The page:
However, the hardships don’t stop there. Along with the winter season, the hot and humid seasons are just as dangerous for homeless people. Because of their lack of many clothes, they are forced to wear the same clothes during the summer season, possibly leading to heat stroke. Homeless people will walk around even in a hot mid-summer day with their thick jacket on, because they have no other clothes to wear. When one over heats the body by wearing to many layers, they run the risk of possibly suffering from dehydration, heatstroke and even fainting. 

While the homeless community has trouble finding enough clothes to wear and stay healthy, the public has too many clothes, and doesn’t know what to do with all of it. America has an abundance of textile waste that crowds our landfills.  Our landfills have over 21 billion pounds of textile and clothing waste accumulating each year  while some homeless people have only one jacket and are freezing in the winter.

There are several solutions to supply the homeless with the adequate clothing that is needed, but the best solution involves bridging the gap between supply and demand. Organizations such as Goodwill and Salvation Army are already doing this. Companies like these have created the idea to collect the old, and extra clothes from families or other people, and they bring this surplus of items to the under privileged and homeless communities.
For the best results of decreasing our textile waste and providing clothes for those who need it, stores should directly donate and supply clothing to homeless shelters for their inhabitants to have. Companies large amounts of clothes that are not sold and instead of disposing of the clothes, they can be given to homeless shelters for people to wear. For example, this past year H&M had 4.3 billion dollars’ worth of clothes that did not get sold.   Some companies have already started doing similar things such as Toms, which has a buy one and we donate one deal for all their transactions.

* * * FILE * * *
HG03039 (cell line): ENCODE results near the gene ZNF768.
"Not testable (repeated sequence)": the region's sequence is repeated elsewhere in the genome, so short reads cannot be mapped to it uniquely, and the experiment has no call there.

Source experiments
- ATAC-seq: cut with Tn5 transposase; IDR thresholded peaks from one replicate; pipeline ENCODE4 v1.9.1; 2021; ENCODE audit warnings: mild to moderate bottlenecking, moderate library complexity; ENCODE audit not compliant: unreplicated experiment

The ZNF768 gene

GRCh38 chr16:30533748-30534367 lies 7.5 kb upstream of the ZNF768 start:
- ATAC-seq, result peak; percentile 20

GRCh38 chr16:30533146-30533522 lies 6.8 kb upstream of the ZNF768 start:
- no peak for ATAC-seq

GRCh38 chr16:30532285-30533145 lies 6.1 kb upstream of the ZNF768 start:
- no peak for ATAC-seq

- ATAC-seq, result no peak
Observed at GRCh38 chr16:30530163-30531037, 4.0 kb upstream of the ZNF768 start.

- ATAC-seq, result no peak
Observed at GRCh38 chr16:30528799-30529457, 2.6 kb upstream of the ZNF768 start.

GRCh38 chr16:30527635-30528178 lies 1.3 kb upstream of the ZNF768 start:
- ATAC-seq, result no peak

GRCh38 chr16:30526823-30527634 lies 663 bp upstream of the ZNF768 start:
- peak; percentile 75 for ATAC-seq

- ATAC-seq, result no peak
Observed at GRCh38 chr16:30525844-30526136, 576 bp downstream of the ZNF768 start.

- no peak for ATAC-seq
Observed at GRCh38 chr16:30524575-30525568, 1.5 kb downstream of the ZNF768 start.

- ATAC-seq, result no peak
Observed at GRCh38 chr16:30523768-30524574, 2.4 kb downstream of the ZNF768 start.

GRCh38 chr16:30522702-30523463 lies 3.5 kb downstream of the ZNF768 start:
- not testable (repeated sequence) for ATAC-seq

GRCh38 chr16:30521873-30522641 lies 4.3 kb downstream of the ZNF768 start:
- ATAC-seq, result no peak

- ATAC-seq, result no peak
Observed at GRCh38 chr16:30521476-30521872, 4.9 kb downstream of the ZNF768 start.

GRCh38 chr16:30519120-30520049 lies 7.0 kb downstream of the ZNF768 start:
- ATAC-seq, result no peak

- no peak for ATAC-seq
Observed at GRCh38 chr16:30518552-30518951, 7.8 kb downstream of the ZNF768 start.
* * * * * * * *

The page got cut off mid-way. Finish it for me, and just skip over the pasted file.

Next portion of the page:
Winter is coming whether we like it or not, and all of us need to prepare. While some of us have the clothes and protection we need others don’t. There is however a solution, companies and people to donate their old, unsold, or extra clothes to shelters and organizations that redistribute them to the homeless and under privileged communities that are unable to get clothes. By sharing our extra clothes with homeless communities, we will be able to help save the lives of homeless people, reduce our waste in our landfills, and make a difference in this world.


Common cold. (2017, August 08).
  Ten facts about socks, feet and homelessness. (2015, June 02).
Podiatric Health Needs of Homeless Populations as a Public Health Concern. (2012, May 08).
Kicks 4 The City. (n.d.). Statistics.
Harvard Health Publishing. (n.d.). How does cold weather affect your health?

Figure 2f from: Irimia R, Gottschling M (2016) Taxonomic revision of Rochefortia Sw. (Ehretiaceae, Boraginales). Biodiversity Data Journal 4: E7720.

  Stöppler, M. C. (n.d.). What is Heat Stroke? Sign, Symptoms, Treatment & Prevention.
  Council for Textile Recycling. (n.d.).
  Paton, E. (2018, March 27). H&M, a Fashion Giant, Has a Problem: $4.3 Billion in Unsold Clothes.
  T. (n.d.). The One for One® Company.